Why the time is ripe to rethink the macroprudential framework to include climate-related risks.

Greening central banking

Greening central banking
  • March 31, 2021

Why green central banks?

Climate change has the potential to affect all areas of the economy. It’s a threat to the stability of the financial system that could cause more damage than COVID-19 and the 2009 financial crisis combined.

There is broad consensus that financial streams need to be redirected into sustainable activities to create an economy that preserves rather than threatens the basis of our existence. So far, most of the debate and regulatory initiatives to green the financial system have focused on commercial banks.

But recently there has been a growing recognition of the role central banks have to play in supporting the development of green finance and addressing risks associated with climate change.

Traditionally, central banks haven’t explicitly factored environmental and social objectives into their decisions or evaluated their impacts beyond the narrow monetary domain. But environmentally unsustainable economic activity has become a concern for central bankers and financial regulators, as climate risk is also a source of financial risk. Where the economy as a whole is endangered, financial stability is affected. This relates directly to the role of central banks as guardians of financial, monetary and macroeconomic stability.

Climate change

Including climate-related risks into central banking is a prerequisite for financial stability, which, in return, is key for a functioning and effective monetary policy”

Dr. Antonios Koumbarakis, Head Strategic Regulatory & Sustainability, PwC Switzerland

Regulation efforts

A basis for debate

The debate is under way. But more work is needed to build a basic understanding of how climate change can affect central banks and their function, and how central banks can contribute to the transition to a green economy. This has prompted PwC Switzerland to prepare a report: The greenness of central banking: rethinking the macroprudential framework.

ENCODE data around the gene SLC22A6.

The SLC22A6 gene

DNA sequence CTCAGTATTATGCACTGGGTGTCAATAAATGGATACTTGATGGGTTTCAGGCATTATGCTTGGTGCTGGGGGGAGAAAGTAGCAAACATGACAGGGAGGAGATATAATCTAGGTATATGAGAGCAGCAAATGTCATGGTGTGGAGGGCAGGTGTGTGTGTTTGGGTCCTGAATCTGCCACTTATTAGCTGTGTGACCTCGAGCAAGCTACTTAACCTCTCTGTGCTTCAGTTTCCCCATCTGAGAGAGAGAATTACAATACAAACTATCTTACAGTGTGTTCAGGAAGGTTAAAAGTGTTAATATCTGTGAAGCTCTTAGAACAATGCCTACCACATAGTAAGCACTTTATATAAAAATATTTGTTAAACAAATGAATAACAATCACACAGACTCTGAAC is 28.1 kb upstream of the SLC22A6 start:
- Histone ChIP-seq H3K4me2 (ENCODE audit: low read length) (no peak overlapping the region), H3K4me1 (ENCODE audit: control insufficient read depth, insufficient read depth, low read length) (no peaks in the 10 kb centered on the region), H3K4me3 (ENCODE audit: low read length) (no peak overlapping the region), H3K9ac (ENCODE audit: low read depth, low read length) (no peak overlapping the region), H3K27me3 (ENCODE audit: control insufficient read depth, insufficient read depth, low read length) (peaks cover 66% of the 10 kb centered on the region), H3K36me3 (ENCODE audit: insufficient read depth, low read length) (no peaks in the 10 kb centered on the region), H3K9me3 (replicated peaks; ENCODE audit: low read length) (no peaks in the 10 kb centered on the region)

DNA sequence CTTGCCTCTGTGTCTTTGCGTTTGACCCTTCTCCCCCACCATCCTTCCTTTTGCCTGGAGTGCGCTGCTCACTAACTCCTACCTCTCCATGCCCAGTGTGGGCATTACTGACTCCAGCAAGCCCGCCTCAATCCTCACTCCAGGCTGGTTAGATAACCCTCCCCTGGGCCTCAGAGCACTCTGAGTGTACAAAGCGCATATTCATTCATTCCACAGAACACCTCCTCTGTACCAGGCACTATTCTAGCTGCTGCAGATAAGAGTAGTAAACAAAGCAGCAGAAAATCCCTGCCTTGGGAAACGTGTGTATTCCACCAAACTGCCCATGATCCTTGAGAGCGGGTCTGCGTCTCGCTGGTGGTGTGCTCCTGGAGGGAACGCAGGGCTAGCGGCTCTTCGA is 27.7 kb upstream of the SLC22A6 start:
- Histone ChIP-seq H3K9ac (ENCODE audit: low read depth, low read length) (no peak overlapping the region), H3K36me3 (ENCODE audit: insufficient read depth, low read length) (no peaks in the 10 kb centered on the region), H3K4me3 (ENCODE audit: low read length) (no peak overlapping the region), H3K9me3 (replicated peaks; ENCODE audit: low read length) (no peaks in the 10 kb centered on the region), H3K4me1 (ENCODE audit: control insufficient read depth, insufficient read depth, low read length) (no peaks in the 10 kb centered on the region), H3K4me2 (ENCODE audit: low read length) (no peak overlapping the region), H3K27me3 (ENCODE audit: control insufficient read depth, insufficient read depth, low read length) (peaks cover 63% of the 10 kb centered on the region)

Rather than set out a one-size-fits-all approach to ‘greening’ central banks, the report provides insights into the implications of climate change for the operations, governance and role of central banks. It covers the following areas:

  • Initiatives such as the EU Action Plan and their impact on global central banking
  • Central bank mandates to respond to climate-related risks
  • An overview of measures already being taken by selected central banks
  • A matrix assessing the impact of proposed measures on the divisions of central banks
  • The paper also makes recommendations how central banks can introduce changes to portfolio management and monetary policy, risk management and financial stability and additional supporting measures

The conclusions?

Despite COVID-19, now is a good time to act to rebuild more sustainable economies after the pandemic – and greener central banks could be a foundational building block. Central banks themselves have an opportunity to support this effort by focusing on their portfolio management processes and the role of climate-related risks in monetary policy, financial stability, and their own internal processes and capacity-building efforts. For central banking to become ‘green central banking’, it will be important to cooperate and align internationally to streamline efforts and help ensure a consistent approach.

Central banks

Download the report

Do you want to learn more about why concrete measures are needed now? Download our new PwC's report to find out.


Contact us

Dr. Antonios  Koumbarakis

Dr. Antonios Koumbarakis

Partner, Sustainability & Strategic Regulatory, PwC Switzerland

Tel: +41 58 792 45 23

Caroline Babayéguidian

Caroline Babayéguidian

Senior Manager, Sustainability & Strategic Regulatory, PwC Switzerland

Tel: +41 58 792 11 89